By revealing to the deputies that he had participated in the robbery, Lofton tacitly admitted that he was not at his cousin's place when the crime occurred and that he had no alibi. Surely this tacit admission was something for the jurors to explore during their deliberations. Moreover, if the admission was a subject appropriate for discussion in the jury room, it follows that it was open to inquiry in the courtroom. Once it had been shown that Lofton had constitutionally submitted to police questioning and had conceded some involvement in the offense, the prosecutor, on cross-examination, had the right, if not the duty, to ask Lofton whether he had mentioned his alibi to the deputies and, if not, why not. In pursuing the point about what was not said during the police questioning, it was necessary, of course, for the prosecutor to bring out all that was said, including Lofton's final comment that he would say nothing further without first talking to a lawyer.


Questioning such as that the prosecutor undertook in Lofton's case plainly aids in the quest for truth. In Doyle, however, the questioning added nothing; it only penalized the defendants for exercising their constitutional right to remain silent. We have recognized this difference in our precedent. In United States v. Mireles, 570 F.2d 1287 (5th Cir. 1978), we approved the use of a defendant's statements to an arresting officer following Miranda warnings to impeach inconsistent testimony given by the defendant at trial. Mireles had been caught driving a truck carrying 1805 pounds of hidden marijuana. He told the arresting officer that he had borrowed the truck to move his furniture and had no knowledge of the marijuana. At trial, Mireles changed his story and was confronted, on cross-examination, with his earlier statement to the officer. As in Lofton's case, the prosecutor brought out the fact that Mireles had not mentioned his trial version of the events to the officer at the time of his arrest. We rejected Mireles' claim that this prosecutorial tactic was foreclosed by Doyle.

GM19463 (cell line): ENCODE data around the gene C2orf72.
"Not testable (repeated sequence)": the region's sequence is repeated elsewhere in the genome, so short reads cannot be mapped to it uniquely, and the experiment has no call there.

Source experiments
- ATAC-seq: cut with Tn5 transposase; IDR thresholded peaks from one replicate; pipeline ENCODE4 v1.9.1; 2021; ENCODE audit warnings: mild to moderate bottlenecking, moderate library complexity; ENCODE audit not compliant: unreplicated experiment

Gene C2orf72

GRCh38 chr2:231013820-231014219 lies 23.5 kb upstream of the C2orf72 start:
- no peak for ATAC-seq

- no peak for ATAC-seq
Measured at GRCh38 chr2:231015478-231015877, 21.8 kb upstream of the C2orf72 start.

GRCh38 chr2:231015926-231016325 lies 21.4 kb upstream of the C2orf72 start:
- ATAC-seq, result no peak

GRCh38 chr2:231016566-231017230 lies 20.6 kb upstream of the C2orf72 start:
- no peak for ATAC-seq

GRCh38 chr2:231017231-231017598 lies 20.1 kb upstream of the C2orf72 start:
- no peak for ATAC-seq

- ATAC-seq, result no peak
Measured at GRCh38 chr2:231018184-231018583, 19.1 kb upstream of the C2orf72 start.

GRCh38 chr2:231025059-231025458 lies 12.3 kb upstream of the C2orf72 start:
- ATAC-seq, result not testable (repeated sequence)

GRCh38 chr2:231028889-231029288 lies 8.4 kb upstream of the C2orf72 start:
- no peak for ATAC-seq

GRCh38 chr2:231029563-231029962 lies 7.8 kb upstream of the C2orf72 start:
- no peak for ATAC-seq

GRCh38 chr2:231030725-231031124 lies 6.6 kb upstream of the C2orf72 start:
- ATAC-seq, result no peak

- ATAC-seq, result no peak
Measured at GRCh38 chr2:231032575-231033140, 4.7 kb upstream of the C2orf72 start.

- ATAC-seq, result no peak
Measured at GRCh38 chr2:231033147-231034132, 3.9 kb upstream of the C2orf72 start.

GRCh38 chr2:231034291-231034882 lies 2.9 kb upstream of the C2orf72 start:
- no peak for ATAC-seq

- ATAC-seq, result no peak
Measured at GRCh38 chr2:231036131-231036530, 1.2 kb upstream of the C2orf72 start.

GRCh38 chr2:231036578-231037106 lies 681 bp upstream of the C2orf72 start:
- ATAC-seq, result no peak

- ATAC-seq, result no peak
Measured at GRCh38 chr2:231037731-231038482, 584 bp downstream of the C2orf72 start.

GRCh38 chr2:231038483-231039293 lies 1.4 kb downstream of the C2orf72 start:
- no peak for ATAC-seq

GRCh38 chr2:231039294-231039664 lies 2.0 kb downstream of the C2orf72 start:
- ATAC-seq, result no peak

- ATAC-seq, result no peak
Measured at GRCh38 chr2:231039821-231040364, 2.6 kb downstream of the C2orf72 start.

Defendant's silence was in no way at issue. . . . (T)he prosecutor's questions and argument were not an impeachment by silence, as in Doyle, but merely an effort to impeach by prior statements that were inconsistent with defendant's testimony at trial. There is no "insoluble ambiguity" of silence as noted in Doyle, since defendant Mireles waived his right to remain silent, and denied knowledge of the presence of the contraband after his arrest. Doyle's protection of the right to remain silent does not apply to cross-examination and argument concerning a defendant's exculpatory explanation given after the Miranda warnings.


570 F.2d at 1293. See United States v. Allston, 613 F.2d 609 (5th Cir. 1980).


The impeachment by silence objection was raised in this court again in United States v. Beechum, 582 F.2d 898 (5th Cir. 1978) (en banc), cert. denied, 440 U.S. 920, 99 S.Ct. 1244, 59 L.Ed.2d 472 (1979). At the time of his arrest for possessing some silver dollars stolen from the mails, Beechum was in possession of other stolen property. Beechum made a brief statement to the postal inspector who arrested him, but offered no explanation for his possession of any of the stolen property. The prosecutor developed this point at trial before the jury. He also commented in closing argument about Beechum's failure to explain: " 'Mr. Beechum gave no explanation for his possession of the silver dollars. In fact, he told (the inspector), "you have all the answers, and I don't have any for you." ' " Id. at 906. We distinguished Doyle, observing that in Doyle the defendants had stood absolutely silent after receiving the Miranda caution while Beechum had not. See United States v. Warren, 578 F.2d 1058 (5th Cir. 1978) (en banc); United States v. Berdick, 555 F.2d 1329 (5th Cir. 1977), cert. denied, 434 U.S. 1010, 98 S.Ct. 721, 54 L.Ed.2d 753 (1978). We concluded that "the prosecutor's statement (was) not a comment on Beechum's silence but rather an appraisal of what Beechum said. In effect, the prosecutor was saying, 'Beechum did not explain his possession of the (stolen property). In fact, he admitted he had no explanation for it . . . .' " 582 F.2d at 906. See United States v. Agee, 597 F.2d 350 (3d Cir.) (en banc), cert. denied, 442 U.S. 944, 99 S.Ct. 2889, 61 L.Ed.2d 315 (1979).